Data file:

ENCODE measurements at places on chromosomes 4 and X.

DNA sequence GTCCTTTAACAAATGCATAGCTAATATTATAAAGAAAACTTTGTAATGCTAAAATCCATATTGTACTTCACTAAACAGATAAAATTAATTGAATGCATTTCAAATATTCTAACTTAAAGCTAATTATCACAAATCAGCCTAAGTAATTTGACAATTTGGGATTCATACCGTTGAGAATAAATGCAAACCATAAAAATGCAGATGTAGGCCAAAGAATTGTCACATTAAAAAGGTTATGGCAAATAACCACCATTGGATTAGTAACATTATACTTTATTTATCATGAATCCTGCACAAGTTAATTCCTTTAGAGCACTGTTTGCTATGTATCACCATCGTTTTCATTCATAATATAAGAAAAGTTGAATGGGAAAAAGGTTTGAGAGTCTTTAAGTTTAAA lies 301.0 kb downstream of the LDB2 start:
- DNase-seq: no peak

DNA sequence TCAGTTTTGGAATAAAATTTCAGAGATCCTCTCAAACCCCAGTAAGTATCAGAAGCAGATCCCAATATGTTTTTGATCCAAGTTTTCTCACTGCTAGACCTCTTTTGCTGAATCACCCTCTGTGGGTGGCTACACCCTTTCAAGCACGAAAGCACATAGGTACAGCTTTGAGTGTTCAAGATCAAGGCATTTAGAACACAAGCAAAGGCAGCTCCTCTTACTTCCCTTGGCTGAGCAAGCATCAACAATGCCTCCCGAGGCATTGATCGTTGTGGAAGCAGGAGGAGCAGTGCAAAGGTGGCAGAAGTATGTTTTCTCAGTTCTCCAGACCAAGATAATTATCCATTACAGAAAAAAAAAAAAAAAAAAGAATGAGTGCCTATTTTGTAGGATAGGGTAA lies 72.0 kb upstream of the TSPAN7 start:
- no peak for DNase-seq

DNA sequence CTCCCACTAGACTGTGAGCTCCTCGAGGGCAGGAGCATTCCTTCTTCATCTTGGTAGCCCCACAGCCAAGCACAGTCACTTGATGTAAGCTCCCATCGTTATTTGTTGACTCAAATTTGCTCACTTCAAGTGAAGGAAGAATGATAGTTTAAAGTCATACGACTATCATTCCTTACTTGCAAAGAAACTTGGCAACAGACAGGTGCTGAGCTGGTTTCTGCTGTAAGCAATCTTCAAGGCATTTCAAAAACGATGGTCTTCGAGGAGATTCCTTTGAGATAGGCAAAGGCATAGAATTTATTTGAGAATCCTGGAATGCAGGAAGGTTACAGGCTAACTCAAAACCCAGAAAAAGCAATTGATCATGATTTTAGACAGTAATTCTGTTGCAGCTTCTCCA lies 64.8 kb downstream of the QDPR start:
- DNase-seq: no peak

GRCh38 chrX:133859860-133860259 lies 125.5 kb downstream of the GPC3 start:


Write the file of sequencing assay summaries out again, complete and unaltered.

ENCODE measurements at places on chromosomes 4 and X.

DNA sequence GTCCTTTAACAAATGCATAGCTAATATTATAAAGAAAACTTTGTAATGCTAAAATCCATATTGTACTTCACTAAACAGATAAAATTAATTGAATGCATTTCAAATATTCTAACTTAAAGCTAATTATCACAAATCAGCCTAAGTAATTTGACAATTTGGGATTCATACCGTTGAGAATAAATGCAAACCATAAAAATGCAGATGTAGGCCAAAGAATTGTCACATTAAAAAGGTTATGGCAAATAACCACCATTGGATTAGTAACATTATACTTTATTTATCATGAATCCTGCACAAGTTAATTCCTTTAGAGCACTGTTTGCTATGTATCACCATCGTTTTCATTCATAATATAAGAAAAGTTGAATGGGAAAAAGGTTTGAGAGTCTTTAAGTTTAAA lies 301.0 kb downstream of the LDB2 start:
- DNase-seq: no peak

DNA sequence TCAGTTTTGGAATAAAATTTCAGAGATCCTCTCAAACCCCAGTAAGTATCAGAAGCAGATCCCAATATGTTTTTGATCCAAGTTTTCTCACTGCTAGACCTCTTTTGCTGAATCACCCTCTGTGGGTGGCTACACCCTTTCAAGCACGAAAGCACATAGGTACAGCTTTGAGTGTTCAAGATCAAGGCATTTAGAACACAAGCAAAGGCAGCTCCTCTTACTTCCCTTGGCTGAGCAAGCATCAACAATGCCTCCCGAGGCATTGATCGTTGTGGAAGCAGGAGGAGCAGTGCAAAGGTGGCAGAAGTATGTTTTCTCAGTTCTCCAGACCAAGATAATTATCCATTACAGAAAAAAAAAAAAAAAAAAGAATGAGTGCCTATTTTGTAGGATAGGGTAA lies 72.0 kb upstream of the TSPAN7 start:
- no peak for DNase-seq

DNA sequence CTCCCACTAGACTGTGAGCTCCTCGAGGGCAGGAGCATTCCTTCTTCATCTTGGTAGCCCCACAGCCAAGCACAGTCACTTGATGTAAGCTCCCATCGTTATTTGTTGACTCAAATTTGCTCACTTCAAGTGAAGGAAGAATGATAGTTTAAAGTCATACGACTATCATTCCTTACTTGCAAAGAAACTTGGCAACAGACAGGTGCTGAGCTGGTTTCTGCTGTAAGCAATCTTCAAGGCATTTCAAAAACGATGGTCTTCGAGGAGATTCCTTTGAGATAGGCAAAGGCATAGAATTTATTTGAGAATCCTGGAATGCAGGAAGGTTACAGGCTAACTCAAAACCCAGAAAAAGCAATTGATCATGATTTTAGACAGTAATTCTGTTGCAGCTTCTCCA lies 64.8 kb downstream of the QDPR start:
- DNase-seq: no peak

GRCh38 chrX:133859860-133860259 lies 125.5 kb downstream of the GPC3 start: